Quote of the session, to date: “This is the slowest session I think I have ever seen at the Legislature.” – Administration Secretary Allan McVey.
McVey, who’s been in state government for about three years — and who before that spent close to three decades coming up to the Legislature, tracking bills and quasi-lobbying for bills as an insurance industry executive — knows of which he speaks.
No teacher walkouts. No massive protest rallies at the Capitol. No water crises. No budget impasses. And, frankly, not much in the way of a legislative agenda.
When the idea of writing occasional daily columns during the session was initially discussed, the first day I circled on my calendar was Feb. 6, in homage to longtime Daily Mail columnist Richard Grimes.
For many years, on the 30th day of the 60-day regular session, Grimes would — like clockwork — write a column that effectively went, “The session’s half over, and nothing much has happened.”
That gave Grimes, a Republican columnist for a Republican newspaper, the opportunity to goad Democratic leadership in the House, Senate and (most often) the Governor’s Mansion for lack of substantive progress a month into each session.
Granted, back in Grimes’ day, there was much more emphasis among legislators on wrapping up work each day in time for nightly receptions — especially in the first half of the session.
However, what Grimes knew, and basically ignored for purposes of that annual Day 30 column, is that the legislative process is back-loaded.
Finance committees spend the first month of the session primarily conducting budget hearings from various state agencies, a necessity to have any real comprehension of priorities for the multi-billion dollar budget they have to assemble later in the session.
The process of introducing and advancing bills through committees and the floors of each chamber is not instantaneous, nor would we want it to be.
That being said, here we are on the 30th day of the 60-day regular session. And as McVey observed, this is a particularly slow session.
Election year sessions, by their nature, tend to be slow and noncontroversial. Politicians count on voters having short memories, so it wouldn’t do to pass a tax hike or controversial piece of legislation two months out from the primaries.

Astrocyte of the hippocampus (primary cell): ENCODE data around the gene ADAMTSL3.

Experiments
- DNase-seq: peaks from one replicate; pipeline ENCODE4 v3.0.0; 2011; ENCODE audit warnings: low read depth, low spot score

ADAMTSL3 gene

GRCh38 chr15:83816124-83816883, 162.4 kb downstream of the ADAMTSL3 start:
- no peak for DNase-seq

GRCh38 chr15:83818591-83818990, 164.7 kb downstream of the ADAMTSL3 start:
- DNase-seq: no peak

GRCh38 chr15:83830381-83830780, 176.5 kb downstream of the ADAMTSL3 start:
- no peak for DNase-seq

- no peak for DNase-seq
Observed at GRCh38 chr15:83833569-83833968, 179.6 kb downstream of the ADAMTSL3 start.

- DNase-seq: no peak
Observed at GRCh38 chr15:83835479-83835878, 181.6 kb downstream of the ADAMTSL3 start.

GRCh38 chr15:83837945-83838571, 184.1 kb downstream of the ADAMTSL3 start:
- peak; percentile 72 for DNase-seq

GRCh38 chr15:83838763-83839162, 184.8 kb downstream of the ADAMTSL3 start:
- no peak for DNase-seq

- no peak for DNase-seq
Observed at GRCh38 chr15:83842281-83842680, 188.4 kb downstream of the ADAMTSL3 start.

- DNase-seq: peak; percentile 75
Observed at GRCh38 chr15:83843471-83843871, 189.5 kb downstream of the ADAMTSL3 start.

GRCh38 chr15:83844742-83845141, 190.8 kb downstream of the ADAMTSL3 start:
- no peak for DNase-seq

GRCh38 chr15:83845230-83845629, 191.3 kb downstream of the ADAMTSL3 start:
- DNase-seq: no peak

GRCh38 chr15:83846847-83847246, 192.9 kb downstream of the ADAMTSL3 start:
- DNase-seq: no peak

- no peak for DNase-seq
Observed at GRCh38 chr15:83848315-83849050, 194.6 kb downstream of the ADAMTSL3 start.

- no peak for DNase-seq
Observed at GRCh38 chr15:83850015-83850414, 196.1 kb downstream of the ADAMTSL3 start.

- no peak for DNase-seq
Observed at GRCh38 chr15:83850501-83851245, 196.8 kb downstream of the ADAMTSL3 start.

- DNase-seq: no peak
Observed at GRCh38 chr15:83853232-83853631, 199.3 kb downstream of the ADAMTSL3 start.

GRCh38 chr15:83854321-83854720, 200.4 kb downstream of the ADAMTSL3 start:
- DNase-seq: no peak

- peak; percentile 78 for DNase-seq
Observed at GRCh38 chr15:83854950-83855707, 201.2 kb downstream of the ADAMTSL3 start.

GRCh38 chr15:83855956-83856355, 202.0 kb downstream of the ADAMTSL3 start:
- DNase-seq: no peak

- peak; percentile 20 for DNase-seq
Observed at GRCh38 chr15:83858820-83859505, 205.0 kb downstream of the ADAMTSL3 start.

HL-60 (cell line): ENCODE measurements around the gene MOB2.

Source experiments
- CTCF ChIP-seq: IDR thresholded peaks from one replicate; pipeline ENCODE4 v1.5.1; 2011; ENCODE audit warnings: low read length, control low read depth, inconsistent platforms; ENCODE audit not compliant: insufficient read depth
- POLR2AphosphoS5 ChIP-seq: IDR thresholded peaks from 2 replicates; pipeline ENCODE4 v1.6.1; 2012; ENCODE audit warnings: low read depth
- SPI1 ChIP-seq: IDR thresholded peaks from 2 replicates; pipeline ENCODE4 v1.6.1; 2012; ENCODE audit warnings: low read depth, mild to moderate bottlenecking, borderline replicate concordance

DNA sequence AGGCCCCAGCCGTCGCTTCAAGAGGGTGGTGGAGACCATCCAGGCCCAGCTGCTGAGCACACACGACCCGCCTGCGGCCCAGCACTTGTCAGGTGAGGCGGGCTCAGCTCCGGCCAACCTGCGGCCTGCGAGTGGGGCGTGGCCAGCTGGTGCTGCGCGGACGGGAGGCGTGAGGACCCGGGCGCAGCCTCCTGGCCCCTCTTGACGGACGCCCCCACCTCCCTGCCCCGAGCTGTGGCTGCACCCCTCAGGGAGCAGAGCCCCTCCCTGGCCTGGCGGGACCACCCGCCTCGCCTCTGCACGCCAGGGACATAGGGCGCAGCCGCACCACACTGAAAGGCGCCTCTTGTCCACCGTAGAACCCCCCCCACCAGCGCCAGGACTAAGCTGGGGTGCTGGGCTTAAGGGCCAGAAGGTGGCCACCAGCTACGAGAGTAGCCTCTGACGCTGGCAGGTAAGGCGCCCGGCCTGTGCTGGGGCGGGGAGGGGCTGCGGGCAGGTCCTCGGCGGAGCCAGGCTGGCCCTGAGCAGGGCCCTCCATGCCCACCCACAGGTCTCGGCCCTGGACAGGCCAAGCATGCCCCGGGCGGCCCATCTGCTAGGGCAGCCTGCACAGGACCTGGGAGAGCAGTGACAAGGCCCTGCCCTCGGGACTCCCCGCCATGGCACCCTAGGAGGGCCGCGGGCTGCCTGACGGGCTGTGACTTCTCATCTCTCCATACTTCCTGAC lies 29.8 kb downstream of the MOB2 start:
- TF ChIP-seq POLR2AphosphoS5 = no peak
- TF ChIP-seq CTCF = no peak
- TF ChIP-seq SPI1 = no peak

Instead, what you get are bills that are oftentimes of little or no substance, but play to one’s political base — or at the very least, make it appear that the Legislature is doing something. (See: “Abortion, ‘born alive’ bill.”)
(On Wednesday, the House debated at length passage of a bill to outlaw scleral tattooing, otherwise known as eyeball tattooing. Never mind that, to my knowledge, there’s not been an epidemic of eyeball tattooing in the state, nor is it likely that someone willing to have ink injected into their eyeballs would first read state code to determine if such activity is legal.
Ironically, some delegates who argued that eyeball inking is a personal freedom issue and the state should not interfere also avidly advocate for the state to intervene in women’s reproductive health decisions.)
Longtime Herald-Dispatch political reporter Tom Miller used to refer to such insignificant bills that make easy headline fodder as “shiny objects.”
Perhaps the most publicized legislation currently in limbo are resolutions to roll back the personal property tax on manufacturing equipment, machinery and inventory (SJR8), and a companion resolution to also roll back personal property taxes on vehicles (SJR9).
The sticking point is proponents of the bills have yet to find a reliable revenue source to fill the $100 million a year that counties and school boards will lose under SJR8, or the devastating $400 million a year hit under SJR9 — and since it is an election year, nobody wants to raise the “T” word.